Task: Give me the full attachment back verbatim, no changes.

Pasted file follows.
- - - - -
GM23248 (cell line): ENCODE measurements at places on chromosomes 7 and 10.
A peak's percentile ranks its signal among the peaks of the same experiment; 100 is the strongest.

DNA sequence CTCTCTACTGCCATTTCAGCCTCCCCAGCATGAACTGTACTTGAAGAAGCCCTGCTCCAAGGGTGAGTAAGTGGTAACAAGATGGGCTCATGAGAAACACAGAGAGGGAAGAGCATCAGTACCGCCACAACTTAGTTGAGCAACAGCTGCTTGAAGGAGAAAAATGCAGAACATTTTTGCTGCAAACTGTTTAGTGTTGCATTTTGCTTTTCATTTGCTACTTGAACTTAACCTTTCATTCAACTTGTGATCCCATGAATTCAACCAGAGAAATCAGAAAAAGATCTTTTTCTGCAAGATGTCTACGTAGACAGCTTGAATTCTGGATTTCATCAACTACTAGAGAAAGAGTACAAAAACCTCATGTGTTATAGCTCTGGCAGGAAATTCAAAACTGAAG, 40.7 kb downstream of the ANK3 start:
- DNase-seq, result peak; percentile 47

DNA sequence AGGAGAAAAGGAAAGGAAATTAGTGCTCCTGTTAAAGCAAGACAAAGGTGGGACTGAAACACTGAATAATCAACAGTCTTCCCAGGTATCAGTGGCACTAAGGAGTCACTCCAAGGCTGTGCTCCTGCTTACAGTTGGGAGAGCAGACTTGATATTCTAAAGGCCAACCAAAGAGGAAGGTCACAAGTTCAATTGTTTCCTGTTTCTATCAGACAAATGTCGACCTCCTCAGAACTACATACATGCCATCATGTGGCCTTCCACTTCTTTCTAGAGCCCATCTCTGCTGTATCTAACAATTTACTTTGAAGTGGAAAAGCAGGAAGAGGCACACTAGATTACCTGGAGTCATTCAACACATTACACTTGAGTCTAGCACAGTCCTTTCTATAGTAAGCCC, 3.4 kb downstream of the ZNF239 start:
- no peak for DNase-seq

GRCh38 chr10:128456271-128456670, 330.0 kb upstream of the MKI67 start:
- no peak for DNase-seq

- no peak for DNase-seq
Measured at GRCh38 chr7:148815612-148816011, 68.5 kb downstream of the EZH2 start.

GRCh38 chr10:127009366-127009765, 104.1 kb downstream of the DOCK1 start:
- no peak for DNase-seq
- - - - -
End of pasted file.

GM23248 (cell line): ENCODE measurements at places on chromosomes 7 and 10.
A peak's percentile ranks its signal among the peaks of the same experiment; 100 is the strongest.

DNA sequence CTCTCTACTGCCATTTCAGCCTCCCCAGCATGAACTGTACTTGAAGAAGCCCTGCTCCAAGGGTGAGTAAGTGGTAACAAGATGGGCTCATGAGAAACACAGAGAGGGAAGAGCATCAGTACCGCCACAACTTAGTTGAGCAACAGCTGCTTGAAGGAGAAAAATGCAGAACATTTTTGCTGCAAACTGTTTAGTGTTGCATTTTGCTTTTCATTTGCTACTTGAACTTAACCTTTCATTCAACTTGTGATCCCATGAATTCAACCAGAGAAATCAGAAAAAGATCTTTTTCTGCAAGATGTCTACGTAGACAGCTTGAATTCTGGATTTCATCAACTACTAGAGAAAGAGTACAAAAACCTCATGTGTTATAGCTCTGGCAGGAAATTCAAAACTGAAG, 40.7 kb downstream of the ANK3 start:
- DNase-seq, result peak; percentile 47

DNA sequence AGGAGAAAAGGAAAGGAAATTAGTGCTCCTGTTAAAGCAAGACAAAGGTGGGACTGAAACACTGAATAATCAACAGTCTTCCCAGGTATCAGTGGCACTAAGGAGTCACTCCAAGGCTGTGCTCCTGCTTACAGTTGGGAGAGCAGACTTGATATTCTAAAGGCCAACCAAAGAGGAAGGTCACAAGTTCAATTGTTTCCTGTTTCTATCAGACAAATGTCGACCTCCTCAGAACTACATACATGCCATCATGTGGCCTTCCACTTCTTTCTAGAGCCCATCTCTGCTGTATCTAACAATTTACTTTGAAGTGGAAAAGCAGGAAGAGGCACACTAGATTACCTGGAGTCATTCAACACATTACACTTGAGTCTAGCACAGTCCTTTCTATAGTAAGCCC, 3.4 kb downstream of the ZNF239 start:
- no peak for DNase-seq

GRCh38 chr10:128456271-128456670, 330.0 kb upstream of the MKI67 start:
- no peak for DNase-seq

- no peak for DNase-seq
Measured at GRCh38 chr7:148815612-148816011, 68.5 kb downstream of the EZH2 start.

GRCh38 chr10:127009366-127009765, 104.1 kb downstream of the DOCK1 start:
- no peak for DNase-seq